The oldest city in Crimea is Feodosiya, both have retained their ancient names.
Legend has it that the Crimea is also the place on earth where the mystical island of Atlantis once existed, although, this cannot be proven.
Why the peninsula of Crimea is sometimes called the island of love? The science of Astro-geography examines the influence of the planets on earth and signs of the zodiac can be found in many regions of the Earth. All zodiac signs are represented in medical science as influencing parts of the human body. Similarly, all the organs of the human body are represented as parts of the earth. As an example, we call the Amazon forest ” The lungs of the Earth” and they are under the influence of the astrological sign of Gemini. The Black Sea is under the sign of Aries. Also, the coastline contours of the Black sea resemble the outlines of the female genital organs, hence, astrologers named Crimea Foetus, may be that’s why Crimea is named the island of love.
It is impossible not to fall in love with Crimea. I often go back to Crimea for my summer holidays. I am always drawn to this extraordinary peninsula, a place that fills you with energy from the air and sun.
This time I would like to share my latest experiences after visiting the Crimea since it became part of Russia once again in 2014.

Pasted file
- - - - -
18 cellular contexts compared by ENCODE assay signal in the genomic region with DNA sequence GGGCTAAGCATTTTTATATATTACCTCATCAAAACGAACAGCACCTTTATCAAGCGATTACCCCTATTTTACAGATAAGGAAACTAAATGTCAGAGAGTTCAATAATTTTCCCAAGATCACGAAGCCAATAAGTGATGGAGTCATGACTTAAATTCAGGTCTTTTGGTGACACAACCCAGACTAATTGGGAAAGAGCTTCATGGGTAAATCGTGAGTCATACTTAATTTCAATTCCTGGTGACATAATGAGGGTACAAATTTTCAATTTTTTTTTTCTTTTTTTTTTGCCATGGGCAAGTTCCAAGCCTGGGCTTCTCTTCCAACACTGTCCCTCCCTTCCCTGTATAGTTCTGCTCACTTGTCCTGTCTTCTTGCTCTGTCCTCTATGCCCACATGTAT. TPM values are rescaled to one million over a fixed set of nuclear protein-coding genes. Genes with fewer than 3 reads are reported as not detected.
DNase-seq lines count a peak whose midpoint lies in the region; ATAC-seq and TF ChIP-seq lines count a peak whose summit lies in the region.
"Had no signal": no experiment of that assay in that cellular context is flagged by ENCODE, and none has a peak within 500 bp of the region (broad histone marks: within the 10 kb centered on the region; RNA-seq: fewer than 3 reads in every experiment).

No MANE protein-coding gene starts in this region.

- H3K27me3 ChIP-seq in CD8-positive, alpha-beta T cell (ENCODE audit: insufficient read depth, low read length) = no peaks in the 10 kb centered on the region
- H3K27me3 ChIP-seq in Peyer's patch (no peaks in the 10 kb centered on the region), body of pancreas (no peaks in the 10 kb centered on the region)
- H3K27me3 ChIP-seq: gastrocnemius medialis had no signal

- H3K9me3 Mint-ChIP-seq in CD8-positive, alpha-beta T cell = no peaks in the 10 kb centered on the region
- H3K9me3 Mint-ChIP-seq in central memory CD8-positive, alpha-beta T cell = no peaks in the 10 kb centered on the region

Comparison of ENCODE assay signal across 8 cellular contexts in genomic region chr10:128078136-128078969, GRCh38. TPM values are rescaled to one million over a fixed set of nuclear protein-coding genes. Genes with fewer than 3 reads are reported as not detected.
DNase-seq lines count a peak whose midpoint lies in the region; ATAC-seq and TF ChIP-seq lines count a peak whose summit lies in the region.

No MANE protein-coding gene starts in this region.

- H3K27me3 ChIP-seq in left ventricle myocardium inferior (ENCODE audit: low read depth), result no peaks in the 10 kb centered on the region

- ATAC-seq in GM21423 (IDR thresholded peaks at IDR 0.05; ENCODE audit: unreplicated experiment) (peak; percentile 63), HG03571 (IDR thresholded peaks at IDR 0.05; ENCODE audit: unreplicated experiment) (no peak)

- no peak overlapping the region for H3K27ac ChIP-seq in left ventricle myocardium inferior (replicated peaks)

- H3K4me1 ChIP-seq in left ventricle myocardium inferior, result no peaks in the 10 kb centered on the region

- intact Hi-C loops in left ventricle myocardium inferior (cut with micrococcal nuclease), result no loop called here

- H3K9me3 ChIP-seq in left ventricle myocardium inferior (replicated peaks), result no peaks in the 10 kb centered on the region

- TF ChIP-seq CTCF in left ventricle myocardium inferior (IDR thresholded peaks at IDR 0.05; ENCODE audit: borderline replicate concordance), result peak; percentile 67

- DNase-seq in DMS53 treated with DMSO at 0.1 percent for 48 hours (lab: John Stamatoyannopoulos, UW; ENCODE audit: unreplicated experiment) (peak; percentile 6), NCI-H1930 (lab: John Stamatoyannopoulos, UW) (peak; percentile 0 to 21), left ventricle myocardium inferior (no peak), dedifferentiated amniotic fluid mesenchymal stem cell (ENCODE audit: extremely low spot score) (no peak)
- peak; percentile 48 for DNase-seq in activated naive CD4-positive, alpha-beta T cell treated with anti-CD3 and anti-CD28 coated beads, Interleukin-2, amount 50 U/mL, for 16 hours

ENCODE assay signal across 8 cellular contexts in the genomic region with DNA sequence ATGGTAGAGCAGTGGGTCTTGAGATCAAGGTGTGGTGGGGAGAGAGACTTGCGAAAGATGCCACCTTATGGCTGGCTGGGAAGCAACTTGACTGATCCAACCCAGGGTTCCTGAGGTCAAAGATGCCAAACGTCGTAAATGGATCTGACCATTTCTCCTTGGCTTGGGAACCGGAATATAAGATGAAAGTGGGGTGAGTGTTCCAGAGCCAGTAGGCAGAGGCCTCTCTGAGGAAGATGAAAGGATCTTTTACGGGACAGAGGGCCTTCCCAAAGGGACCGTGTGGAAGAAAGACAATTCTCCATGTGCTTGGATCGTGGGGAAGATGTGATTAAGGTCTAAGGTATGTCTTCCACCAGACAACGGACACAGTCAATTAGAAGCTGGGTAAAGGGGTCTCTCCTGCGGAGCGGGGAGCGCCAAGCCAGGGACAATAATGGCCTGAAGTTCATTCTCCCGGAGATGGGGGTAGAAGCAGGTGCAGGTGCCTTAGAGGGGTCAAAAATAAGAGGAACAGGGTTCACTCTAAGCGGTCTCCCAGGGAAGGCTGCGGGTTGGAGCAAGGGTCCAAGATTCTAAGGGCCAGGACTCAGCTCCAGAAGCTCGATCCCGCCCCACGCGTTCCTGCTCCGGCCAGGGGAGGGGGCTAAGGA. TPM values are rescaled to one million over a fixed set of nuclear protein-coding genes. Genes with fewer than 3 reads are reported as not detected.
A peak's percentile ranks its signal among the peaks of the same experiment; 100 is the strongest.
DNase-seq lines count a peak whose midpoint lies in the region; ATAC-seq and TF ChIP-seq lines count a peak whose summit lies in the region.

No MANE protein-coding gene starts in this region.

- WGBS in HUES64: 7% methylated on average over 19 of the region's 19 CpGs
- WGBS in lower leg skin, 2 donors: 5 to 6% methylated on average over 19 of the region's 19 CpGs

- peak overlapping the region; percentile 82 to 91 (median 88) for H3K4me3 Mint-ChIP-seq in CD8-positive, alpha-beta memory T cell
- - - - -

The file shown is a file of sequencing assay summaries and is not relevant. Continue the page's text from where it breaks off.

Russian phobia in the world was high at the time, many lies were told in the press about the situation in Crimea, especially after the Ukrainian events when the Crimean people decided in a referendum to become part of Russia. When I talked with ordinary people, it was clear that they were happy to be part of Russia. Naturally some people may be dissatisfied but I never met any.
The most important thing for all tourists who wish to holiday in Crimea is that it is absolutely safe. You are never in any danger. The people are very welcoming and friendly. The store shelves are full of goods and provisions. Many restaurants and cafes have varied menus and affordable prices. The service may not yet be as great as in Europe, but eventually Crimea will become a first class destination for world tourism with great service.
Along all the seaside resorts, there exists a party atmosphere, with thousands of entertainments along the promenades as well as bars, restaurants and discos and the beaches are usually full of tourists from all walks of life with a huge variety of watersports for all ages.
No matter which town you decide stay in, you will be able to easily access all parts of the peninsula by public transport or with an organized coach tour. A month may not be long enough to enjoy all the beauty of the countryside and visits to the wonderful nature reserves as well as all the historic towns. I am in no doubt that you will want to visit Crimea again and again!
I strongly recommend a visit to this wonderful land rich in culture and history.